Companies selected for illustrative purposes only to demonstrate the investment management style described herein and not as an investment recommendation or indication of future performance.
Risk factors you should consider prior to investing:
- The value of investments, and the income from them, can go down as well as up and investors may get back less than the amount invested.
- Past performance is not a guide to future results.
- Investment in the Company may not be appropriate for investors who plan to withdraw their money within 5 years.
- The Company may borrow to finance further investment (gearing). The use of gearing is likely to lead to volatility in the Net Asset Value (NAV) meaning that any movement in the value of the company’s assets will result in a magnified movement in the NAV.
- The Company may accumulate investment positions which represent more than normal trading volumes which may make it difficult to realise investments and may lead to volatility in the market price of the Company’s shares.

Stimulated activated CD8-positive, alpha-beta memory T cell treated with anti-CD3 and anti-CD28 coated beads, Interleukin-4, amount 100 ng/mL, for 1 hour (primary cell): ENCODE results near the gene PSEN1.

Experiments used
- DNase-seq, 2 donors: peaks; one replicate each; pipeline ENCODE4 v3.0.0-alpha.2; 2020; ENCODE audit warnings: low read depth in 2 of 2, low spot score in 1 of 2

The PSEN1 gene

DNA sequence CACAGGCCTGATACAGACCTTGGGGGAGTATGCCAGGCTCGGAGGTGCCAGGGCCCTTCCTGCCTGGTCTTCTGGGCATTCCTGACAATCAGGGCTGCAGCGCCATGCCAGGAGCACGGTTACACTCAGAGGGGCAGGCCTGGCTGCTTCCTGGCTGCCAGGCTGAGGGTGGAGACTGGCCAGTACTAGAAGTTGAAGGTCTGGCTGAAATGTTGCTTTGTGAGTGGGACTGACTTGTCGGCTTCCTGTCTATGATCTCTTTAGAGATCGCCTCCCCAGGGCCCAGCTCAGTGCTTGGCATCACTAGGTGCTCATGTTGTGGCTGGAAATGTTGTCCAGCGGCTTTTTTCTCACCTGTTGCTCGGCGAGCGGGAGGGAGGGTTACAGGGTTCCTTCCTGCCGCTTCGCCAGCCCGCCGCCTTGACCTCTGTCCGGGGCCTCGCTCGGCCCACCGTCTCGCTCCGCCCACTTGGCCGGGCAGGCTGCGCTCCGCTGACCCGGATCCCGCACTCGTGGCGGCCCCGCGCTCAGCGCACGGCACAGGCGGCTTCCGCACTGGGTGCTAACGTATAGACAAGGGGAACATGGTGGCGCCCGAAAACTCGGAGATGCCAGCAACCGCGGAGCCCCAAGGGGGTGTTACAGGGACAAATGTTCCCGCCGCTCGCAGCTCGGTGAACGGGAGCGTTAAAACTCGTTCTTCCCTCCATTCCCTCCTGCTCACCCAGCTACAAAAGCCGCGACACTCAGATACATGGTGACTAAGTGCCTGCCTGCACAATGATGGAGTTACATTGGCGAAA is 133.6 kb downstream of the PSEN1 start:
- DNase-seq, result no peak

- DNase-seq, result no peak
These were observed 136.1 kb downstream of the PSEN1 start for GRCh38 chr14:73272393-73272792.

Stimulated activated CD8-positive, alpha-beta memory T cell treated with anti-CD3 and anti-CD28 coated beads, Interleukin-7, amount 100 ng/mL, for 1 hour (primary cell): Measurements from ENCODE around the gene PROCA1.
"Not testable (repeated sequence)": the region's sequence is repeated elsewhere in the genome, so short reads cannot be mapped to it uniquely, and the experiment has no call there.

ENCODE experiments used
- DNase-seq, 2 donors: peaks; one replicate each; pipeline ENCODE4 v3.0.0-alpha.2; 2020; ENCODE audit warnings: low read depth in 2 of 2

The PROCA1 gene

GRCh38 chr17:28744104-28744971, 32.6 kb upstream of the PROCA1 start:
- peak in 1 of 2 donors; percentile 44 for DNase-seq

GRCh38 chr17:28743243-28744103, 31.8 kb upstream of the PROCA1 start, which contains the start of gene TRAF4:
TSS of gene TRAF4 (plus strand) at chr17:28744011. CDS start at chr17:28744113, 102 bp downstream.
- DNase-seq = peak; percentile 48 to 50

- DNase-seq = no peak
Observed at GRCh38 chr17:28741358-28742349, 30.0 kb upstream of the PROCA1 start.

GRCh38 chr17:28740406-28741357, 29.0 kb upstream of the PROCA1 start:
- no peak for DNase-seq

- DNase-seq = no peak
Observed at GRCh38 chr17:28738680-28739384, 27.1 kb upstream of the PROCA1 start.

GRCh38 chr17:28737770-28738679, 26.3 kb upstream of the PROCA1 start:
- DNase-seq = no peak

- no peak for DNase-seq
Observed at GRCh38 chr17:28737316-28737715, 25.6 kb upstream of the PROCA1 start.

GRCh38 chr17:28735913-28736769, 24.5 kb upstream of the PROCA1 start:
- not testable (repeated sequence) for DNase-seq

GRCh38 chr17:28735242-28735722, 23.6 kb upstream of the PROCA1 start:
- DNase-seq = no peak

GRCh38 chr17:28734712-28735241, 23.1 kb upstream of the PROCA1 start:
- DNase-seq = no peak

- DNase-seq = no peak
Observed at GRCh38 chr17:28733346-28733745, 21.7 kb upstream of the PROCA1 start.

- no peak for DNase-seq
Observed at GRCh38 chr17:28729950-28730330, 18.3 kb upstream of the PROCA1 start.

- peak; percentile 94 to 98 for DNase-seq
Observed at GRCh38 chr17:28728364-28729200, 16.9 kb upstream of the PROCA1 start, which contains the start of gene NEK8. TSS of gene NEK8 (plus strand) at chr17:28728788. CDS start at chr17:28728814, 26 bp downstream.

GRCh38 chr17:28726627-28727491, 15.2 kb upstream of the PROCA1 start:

- The Company may charge expenses to capital which may erode the capital value of the investment.
- Movements in exchange rates will impact on both the level of income received and the capital value of your investment.
- There is no guarantee that the market price of the Company’s shares will fully reflect their underlying Net Asset Value.
- As with all stock exchange investments the value of the Company’s shares purchased will immediately fall by the difference between the buying and selling prices, the bid-offer spread. If trading volumes fall, the bid-offer spread can widen.
- The Company invests in emerging markets which tend to be more volatile than mature markets and the value of your investment could move sharply up or down.
- Yields are estimated figures and may fluctuate, there are no guarantees that future dividends will match or exceed historic dividends and certain investors may be subject to further tax on dividends.
- Derivatives may be used, subject to restrictions set out for the Company, to manage risk and generate income. The market in derivatives can be volatile and there is a higher-than-average risk of loss.
Other important information:
Issued by abrdn Fund Managers Limited, registered in England and Wales (740118) at 280 Bishopsgate, London, EC2M 4AG. abrdn Investments Limited, registered in Scotland (No. 108419), 10 Queen’s Terrace, Aberdeen AB10 1XL. Both companies are authorised and regulated by the Financial Conduct Authority in the UK.